Increasingly Australians are ‘shopping around’ and discarding old loyalties to either Coles or Woollies with more of us occasionally purchasing our groceries from other, smaller supermarket chains such as Aldi or a local Foodworks.
It’s a similar story with Australian voters when it comes to putting down their first preference at election time.
Rather than being rusted on to either the Blue, Red or Green team, at the last federal election in 2016 almost one in four voters gave their first preference to either a minor party or an independent candidate. The trend continued with recent State government elections in Tasmania, Victoria and NSW where record numbers of independents and candidates from minor parties were elected to parliament.
It ‘s Independents’ Day
The electoral success of high-profile federal independents such as Cathy McGowan, Kerryn Phelps and Andrew Wilke has led to a national rise in the number of independent candidates hoping to emulate their success by running for the upcoming May 18th federal election. It appears that almost every seat in the country has a keen independent putting their ‘vote for me’ hand up this time around.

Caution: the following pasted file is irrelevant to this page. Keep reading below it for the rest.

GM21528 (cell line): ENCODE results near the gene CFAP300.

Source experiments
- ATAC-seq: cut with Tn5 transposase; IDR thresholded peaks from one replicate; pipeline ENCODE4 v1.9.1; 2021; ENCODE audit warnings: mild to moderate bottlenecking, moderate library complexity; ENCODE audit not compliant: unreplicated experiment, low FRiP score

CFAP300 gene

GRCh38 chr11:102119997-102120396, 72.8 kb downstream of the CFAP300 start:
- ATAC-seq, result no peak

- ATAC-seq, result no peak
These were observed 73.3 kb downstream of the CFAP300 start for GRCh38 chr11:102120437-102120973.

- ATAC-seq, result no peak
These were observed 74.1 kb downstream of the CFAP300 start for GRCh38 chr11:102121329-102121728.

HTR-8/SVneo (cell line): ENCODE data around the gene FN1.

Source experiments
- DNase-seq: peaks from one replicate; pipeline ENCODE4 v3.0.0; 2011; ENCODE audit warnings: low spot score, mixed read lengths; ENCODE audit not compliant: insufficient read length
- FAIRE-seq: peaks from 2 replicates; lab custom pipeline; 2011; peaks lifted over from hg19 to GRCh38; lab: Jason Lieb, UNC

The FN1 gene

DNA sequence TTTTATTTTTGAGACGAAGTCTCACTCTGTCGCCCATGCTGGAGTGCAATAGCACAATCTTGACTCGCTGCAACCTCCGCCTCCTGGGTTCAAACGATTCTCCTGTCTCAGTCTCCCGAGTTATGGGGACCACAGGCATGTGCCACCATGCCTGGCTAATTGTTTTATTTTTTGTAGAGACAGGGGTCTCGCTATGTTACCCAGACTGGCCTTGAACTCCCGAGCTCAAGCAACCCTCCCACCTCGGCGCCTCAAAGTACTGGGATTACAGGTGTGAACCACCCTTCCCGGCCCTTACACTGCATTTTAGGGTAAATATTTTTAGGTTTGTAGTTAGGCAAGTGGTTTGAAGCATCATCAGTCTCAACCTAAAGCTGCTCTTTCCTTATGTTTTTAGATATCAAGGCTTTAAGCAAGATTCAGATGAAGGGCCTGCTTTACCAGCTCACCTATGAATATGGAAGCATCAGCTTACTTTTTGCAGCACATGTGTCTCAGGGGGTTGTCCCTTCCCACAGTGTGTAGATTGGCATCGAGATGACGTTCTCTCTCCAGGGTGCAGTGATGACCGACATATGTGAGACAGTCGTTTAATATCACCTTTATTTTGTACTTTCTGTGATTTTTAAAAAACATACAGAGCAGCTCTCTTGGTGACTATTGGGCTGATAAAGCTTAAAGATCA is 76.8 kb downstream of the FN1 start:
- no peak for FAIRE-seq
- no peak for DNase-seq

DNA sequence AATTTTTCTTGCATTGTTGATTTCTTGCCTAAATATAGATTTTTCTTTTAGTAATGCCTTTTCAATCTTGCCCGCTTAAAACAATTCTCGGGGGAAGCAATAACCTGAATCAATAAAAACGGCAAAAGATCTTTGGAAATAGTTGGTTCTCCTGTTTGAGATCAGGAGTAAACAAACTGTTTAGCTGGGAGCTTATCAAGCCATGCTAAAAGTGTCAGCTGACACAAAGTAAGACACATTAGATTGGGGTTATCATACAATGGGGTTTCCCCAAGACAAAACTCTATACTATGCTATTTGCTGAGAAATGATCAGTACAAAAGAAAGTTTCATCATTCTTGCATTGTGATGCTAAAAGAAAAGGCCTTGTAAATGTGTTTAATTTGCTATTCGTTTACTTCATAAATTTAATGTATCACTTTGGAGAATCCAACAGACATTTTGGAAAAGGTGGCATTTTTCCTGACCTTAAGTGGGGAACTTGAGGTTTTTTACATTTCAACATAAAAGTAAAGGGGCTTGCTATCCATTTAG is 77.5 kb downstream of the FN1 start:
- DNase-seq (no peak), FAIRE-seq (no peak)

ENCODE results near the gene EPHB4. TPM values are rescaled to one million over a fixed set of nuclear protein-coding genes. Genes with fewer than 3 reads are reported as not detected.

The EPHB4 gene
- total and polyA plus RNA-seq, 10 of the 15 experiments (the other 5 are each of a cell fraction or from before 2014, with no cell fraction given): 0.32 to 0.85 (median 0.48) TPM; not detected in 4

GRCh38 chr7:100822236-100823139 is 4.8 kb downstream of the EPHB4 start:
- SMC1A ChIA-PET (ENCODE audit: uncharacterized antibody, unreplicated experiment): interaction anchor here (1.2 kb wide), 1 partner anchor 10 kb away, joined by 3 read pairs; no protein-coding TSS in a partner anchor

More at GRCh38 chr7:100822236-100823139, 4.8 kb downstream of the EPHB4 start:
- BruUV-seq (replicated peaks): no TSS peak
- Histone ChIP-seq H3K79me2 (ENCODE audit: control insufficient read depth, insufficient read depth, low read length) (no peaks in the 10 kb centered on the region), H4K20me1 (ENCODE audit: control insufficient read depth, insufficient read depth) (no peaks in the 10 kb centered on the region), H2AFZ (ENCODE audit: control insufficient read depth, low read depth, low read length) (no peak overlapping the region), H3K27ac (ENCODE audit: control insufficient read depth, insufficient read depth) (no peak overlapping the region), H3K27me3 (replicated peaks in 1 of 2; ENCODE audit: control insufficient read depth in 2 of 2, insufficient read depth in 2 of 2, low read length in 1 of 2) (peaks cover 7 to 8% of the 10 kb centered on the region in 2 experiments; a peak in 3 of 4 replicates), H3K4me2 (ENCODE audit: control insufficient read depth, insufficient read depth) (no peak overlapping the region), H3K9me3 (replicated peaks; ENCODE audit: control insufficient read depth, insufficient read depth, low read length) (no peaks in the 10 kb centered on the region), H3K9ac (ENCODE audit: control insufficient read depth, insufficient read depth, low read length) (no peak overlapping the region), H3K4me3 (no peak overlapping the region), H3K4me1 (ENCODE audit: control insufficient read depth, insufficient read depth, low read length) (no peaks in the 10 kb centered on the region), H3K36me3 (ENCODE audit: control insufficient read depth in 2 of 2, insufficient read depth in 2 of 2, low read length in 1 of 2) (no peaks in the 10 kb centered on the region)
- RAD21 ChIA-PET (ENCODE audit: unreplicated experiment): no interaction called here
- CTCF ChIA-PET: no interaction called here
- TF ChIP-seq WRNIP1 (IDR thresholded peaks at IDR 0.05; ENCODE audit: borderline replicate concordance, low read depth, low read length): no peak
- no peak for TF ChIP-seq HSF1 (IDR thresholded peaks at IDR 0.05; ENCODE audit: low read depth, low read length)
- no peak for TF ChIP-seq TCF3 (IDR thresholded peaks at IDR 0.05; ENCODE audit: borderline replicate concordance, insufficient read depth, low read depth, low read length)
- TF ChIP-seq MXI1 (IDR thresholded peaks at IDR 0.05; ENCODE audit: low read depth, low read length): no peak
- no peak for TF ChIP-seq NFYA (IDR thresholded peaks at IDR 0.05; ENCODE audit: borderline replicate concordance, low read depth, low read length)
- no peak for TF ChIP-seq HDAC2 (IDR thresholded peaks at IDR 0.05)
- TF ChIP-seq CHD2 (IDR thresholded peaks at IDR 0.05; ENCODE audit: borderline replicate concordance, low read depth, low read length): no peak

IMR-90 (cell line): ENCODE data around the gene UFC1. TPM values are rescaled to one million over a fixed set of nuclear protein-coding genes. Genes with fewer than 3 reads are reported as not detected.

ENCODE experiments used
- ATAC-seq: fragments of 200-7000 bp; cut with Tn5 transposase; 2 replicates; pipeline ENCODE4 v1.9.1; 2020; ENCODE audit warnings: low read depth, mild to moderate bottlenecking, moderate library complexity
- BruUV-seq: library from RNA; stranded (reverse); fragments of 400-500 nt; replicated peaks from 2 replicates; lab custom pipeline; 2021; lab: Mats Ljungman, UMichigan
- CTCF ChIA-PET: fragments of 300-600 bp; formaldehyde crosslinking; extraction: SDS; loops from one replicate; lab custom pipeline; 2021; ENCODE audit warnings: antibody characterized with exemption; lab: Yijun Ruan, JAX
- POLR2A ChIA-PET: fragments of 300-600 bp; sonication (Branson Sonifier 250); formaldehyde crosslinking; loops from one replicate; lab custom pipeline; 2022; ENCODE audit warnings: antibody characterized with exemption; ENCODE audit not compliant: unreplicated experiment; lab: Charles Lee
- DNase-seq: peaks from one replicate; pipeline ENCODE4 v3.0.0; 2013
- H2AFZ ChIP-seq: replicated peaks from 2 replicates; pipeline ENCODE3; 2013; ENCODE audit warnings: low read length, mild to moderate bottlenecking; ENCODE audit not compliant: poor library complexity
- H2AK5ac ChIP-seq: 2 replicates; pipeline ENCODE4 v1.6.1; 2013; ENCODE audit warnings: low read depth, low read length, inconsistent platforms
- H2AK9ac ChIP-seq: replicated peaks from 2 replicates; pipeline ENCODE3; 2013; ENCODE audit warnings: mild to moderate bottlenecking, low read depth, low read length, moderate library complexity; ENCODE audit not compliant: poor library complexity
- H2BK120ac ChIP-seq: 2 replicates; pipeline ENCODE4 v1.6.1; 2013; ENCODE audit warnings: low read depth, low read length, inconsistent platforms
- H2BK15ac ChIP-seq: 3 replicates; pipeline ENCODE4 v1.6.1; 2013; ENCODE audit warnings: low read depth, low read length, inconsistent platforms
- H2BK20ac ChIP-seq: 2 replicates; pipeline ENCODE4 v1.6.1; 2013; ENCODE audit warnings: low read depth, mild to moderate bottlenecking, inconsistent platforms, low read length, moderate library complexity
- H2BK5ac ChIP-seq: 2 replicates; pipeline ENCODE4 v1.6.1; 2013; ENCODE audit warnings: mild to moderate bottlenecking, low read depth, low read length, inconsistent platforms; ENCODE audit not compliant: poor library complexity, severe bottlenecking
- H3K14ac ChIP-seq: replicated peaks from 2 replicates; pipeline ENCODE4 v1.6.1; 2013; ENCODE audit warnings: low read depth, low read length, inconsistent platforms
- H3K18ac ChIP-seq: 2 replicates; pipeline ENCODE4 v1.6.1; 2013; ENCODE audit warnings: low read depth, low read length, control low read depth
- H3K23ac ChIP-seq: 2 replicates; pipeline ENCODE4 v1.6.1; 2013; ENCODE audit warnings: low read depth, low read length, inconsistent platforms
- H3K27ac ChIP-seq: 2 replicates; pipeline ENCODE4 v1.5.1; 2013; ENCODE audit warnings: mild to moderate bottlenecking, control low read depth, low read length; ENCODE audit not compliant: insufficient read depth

However, more often than not, independent candidates lose elections. It can be tough starting from scratch as an unaligned candidate, without the massive support, experience and funding that comes with the endorsement of a major party. Mistakes are often made; funds are tight, volunteers can be difficult to find let alone sustain.
Occasionally a campaign is so brilliantly executed that an independent candidate is successfully elected. This was the case for the celebrated ‘Independent for Indi’ campaigns of 2013 and 2016 that saw an army of ‘supporters assist Cathy McGowan to get elected as the first female independent member in the federal house of representatives.
As Cathy’s sister, I volunteered on her team to assist to coordinate those two campaigns, and joined a vibrant, skilled team of hundreds of orange-t-shirt-wearing volunteers. As a past Councillor and Mayor with a couple of local council campaigns under my belt, I knew first-hand what it takes to get elected.
The ultimate guide for candidates
To date, there has been a lack of easily available information on how to campaign for the three levels of government across Australia. Information is hard to find and although there are play-books written for candidates in the major parties, this is often tightly guarded as ‘secret political-party business’. So, I decided to write Get Elected, the first national book on ‘how to campaign’ which presents a step by step guide to winning public office at a local, state or federal level.
Get Elected draws on research and successful case studies such as the Indi campaign and another state, local and federal campaigns. The practical tips come from my own experiences as a trainer of workshops and courses on ‘how to run your campaign’ as well as my work as a Candidate-Coach.
Cathy McGowan launched the guide on April 4th in Parliament House, Canberra with the call to action ‘Don’t get mad – get elected!’